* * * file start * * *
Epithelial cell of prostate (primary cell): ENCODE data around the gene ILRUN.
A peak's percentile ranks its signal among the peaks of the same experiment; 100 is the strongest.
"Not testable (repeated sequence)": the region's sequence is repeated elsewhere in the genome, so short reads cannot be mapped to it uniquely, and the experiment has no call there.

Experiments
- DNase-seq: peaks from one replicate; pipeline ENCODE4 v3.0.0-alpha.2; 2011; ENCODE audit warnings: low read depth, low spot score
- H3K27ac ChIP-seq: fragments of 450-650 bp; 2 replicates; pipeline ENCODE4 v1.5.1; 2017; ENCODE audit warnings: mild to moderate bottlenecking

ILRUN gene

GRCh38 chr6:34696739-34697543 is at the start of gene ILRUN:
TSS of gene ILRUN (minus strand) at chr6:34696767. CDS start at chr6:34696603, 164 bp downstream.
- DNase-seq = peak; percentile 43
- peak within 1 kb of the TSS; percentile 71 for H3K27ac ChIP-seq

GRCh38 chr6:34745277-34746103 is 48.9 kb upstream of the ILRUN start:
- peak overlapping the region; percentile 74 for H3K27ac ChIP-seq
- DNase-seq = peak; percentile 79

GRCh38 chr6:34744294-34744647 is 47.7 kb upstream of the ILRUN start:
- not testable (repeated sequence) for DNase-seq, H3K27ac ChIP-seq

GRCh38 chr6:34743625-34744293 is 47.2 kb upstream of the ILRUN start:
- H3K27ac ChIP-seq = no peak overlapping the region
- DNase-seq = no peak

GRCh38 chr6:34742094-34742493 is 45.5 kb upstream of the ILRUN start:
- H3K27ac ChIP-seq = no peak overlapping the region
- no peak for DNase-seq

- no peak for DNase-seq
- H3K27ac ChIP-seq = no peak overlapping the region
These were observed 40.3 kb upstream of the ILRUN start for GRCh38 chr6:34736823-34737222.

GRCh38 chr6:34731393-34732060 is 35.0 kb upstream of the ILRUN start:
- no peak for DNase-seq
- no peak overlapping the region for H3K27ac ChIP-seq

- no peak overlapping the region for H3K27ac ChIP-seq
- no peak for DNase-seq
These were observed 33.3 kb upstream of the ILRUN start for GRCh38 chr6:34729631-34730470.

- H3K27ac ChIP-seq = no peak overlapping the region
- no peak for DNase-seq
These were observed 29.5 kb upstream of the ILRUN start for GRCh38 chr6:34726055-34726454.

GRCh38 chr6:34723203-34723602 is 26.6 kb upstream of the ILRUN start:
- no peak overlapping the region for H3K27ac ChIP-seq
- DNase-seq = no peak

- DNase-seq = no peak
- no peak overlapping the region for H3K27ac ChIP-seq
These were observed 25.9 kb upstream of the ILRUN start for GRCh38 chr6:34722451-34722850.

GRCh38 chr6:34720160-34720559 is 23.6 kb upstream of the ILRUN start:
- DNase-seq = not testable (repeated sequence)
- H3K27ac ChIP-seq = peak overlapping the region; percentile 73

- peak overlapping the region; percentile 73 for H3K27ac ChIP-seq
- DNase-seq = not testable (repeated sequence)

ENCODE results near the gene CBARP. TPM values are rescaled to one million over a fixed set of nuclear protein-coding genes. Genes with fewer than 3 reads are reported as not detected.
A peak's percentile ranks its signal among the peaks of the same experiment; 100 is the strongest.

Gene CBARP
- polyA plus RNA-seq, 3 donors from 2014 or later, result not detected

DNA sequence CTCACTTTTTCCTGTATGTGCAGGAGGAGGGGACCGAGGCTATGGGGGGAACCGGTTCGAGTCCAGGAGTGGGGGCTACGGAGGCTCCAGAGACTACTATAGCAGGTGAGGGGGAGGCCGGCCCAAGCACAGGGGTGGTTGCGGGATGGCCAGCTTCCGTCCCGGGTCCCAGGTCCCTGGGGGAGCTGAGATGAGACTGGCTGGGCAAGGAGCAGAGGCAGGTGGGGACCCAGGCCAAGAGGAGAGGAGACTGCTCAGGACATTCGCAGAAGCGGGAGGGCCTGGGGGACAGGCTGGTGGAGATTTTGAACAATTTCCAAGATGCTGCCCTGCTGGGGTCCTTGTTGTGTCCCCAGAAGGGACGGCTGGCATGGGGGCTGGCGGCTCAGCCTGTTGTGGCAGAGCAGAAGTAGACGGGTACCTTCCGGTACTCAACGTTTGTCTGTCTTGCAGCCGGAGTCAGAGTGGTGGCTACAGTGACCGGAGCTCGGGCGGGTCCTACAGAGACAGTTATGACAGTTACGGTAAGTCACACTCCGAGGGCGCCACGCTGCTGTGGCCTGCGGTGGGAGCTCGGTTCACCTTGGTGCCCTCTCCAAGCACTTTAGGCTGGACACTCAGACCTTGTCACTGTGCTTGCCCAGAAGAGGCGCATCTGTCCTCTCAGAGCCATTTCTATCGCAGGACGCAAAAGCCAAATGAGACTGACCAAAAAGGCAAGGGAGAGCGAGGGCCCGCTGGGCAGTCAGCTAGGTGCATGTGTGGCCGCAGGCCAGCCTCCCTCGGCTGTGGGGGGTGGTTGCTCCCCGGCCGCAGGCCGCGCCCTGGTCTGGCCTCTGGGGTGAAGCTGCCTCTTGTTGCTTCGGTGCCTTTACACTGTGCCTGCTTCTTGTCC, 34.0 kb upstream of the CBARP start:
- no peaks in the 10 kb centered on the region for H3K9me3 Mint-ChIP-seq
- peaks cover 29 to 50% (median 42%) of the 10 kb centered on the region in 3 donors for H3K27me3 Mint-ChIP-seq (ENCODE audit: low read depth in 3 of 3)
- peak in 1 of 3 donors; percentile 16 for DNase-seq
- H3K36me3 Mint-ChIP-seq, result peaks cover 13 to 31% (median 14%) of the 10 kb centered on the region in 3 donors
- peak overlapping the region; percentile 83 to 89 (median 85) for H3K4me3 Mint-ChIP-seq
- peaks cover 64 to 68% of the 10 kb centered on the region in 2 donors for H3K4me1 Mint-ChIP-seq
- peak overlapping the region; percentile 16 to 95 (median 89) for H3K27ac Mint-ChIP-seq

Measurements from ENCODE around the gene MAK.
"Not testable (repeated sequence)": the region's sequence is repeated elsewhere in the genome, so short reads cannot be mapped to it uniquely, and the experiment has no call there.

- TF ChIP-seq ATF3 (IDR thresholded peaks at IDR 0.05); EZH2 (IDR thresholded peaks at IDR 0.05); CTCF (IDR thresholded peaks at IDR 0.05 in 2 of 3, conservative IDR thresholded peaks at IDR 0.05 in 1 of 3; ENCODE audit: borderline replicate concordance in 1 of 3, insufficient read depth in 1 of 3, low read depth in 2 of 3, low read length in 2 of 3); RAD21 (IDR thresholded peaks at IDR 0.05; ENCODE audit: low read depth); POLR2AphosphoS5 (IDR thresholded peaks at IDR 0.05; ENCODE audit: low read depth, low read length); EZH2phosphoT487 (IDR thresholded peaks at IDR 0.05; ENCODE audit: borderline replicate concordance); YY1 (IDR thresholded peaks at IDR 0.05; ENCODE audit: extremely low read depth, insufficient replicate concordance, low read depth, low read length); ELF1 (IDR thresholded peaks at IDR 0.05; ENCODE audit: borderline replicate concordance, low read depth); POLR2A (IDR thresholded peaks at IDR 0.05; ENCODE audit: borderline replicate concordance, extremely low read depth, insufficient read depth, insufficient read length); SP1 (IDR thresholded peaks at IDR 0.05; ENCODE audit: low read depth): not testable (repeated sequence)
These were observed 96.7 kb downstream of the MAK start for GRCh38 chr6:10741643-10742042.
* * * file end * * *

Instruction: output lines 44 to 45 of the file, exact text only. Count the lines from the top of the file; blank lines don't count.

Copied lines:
- peak overlapping the region; percentile 73 for H3K27ac ChIP-seq
- DNase-seq = not testable (repeated sequence)